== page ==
Les Ellingham's Page 6

Reproduced from 'Atari Input/Output' magazine



Atari Input/Output

Issue 4

Autumn/Winter 83




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As you are reading I/0 you presumably already have an Atari Home Computer and know that the software you can buy is the finest available. In fact, there is so much good software around from Atari and the independent American software houses, that sooner or later you may find yourself short of money and will have to forego some of those games you wanted. Your software library will cease to grow and if you can't afford any new games your interest might start to wane. This is a problem which faces all of us, but there is an answer which will get you dozens of programs absolutely free. Write them yourself!


The Atari computers are amazing machines when you get to know them a little. You may find problems in writing software as good as that put out by Atari but, believe me, the advanced capabilities of the Atari are so easily accessible that you can certainly write programs as good as those commercially available for other machines. I expect many of you are now thinking that programming is easier said than done, having struggled through the BASIC manuals, but the secret to learning more is to see actual programs written by other users and to take routines from them to build your own programs. If you can find someone to share your learning - perhaps through one of the User Groups in I/0 - then some of those insurmountable problems will soon be solved, but the most important thing is to READ. Read as much as you can, not only articles but program listings. Try to work your way through published listings and figure out what each section is doing. When you find a section that you can understand and which may work as a subroutine on its own, write it down and use it in your own programs. There is no need to start from scratch - others have already worked out many of the more difficult routines for you. Use them!

Les Ellingham, Editor and founder of Page 6

One immediate problem is to find listings and articles for they seem few and far between for the Atari, but there are in fact users all over the world writing some very good programs and one man in America - Stan Ockers - churns out dozens of programs with very advanced subroutines written specifically for users just like you to experiment with and learn from.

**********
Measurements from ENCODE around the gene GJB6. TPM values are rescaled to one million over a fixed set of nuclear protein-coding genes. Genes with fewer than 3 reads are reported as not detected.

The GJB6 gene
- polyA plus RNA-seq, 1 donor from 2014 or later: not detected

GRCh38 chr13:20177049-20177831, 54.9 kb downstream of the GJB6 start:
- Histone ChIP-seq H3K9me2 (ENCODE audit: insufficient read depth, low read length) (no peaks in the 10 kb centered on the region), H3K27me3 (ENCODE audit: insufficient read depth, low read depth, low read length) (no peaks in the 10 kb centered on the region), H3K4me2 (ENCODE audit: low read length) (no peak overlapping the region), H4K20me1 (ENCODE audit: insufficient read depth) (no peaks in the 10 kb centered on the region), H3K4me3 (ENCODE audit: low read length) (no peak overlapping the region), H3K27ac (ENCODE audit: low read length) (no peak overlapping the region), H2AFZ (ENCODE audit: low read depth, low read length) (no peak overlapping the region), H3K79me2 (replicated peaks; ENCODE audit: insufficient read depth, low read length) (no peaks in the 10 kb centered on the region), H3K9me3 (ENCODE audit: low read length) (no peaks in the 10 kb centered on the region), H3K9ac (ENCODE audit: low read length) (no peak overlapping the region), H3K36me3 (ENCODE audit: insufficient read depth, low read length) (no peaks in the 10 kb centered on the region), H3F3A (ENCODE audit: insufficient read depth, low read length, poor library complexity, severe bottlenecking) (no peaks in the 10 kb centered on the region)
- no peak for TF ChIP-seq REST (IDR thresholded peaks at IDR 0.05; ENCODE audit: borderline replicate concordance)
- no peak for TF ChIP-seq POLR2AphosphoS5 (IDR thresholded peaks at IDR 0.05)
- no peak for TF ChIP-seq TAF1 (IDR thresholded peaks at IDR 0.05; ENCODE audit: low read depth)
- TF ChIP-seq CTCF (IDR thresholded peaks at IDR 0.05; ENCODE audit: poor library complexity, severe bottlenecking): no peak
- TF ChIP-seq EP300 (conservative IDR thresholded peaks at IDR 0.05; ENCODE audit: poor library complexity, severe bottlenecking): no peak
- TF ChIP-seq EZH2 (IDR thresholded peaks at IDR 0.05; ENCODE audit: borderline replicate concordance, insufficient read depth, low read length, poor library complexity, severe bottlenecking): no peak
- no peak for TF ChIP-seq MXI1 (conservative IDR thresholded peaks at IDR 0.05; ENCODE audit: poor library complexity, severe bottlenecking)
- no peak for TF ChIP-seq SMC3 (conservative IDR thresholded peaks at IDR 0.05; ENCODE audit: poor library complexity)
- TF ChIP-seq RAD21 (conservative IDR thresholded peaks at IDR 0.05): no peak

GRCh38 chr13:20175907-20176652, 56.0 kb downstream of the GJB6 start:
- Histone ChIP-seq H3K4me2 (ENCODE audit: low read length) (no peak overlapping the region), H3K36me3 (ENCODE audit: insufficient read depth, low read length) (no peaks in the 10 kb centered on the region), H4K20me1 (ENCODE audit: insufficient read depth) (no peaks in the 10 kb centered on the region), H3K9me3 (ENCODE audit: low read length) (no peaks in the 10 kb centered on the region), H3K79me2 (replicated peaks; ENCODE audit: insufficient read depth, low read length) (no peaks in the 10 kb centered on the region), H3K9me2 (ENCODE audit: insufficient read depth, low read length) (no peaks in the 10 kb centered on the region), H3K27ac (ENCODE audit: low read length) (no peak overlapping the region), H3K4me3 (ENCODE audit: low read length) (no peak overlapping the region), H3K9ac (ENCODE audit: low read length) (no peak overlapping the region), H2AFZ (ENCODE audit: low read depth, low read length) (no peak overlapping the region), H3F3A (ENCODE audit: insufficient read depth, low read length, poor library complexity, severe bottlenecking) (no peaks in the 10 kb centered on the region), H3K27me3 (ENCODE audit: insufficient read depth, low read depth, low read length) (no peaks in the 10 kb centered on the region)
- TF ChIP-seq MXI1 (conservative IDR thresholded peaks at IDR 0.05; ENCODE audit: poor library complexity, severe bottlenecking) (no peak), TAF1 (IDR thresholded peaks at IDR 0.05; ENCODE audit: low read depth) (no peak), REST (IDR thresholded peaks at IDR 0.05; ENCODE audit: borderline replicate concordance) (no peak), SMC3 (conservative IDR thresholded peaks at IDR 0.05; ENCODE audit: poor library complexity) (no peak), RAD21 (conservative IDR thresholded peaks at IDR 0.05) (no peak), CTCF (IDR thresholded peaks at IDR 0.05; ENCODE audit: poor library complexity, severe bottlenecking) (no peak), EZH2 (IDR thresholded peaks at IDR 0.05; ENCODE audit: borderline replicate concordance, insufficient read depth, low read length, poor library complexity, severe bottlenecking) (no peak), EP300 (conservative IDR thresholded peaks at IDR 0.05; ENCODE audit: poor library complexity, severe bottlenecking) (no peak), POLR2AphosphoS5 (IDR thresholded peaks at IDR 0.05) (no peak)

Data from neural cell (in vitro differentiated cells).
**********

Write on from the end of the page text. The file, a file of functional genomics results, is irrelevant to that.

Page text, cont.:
About eight months ago I started producing a magazine called PAGE 6 which specifically sets out to bring to users in this country some of the best programs from around the world and Stan Ockers has been featured several times. The main objective is to encourage Atari owners in this country to begin writing their own programs, but for those of you who are not as yet ready there are plenty of reviews and hints and tips for beginners. The magazine started in conjunction with the Birmingham User Group, but is now produced independently although several BUG members contribute material. It has grown quite quickly and many people see it as the UK equivalent to ANALOG magazine.


One of the most enjoyable things which came from producing the magazine is the number of friends I have made in America and Australia. People in User Groups who are as dedicated to their Atari as you or me but who know just a little more as they have had their machines much longer. Much of what they have discovered will find its way into the pages of PAGE 6. Hopefully one day your programs and articles will be featured and then we can repay the kindness and generosity of overseas users. Wouldn't it be nice to know that something you have written has been appreciated by other users all over the world? Wouldn't you like to see what others are writing?


The Atari Home Computing scene is at last beginning to develop rapidly with User Groups springing up and Atari doing a fine job with the Home Computer Club and I/0. Now you have PAGE 6 magazine to add to your enjoyment. You became a part of the worldwide Atari community when you bought your machine - why not get more involved!


PAGE 6 is published bi-monthly and is available for an annual subscription of 6.00.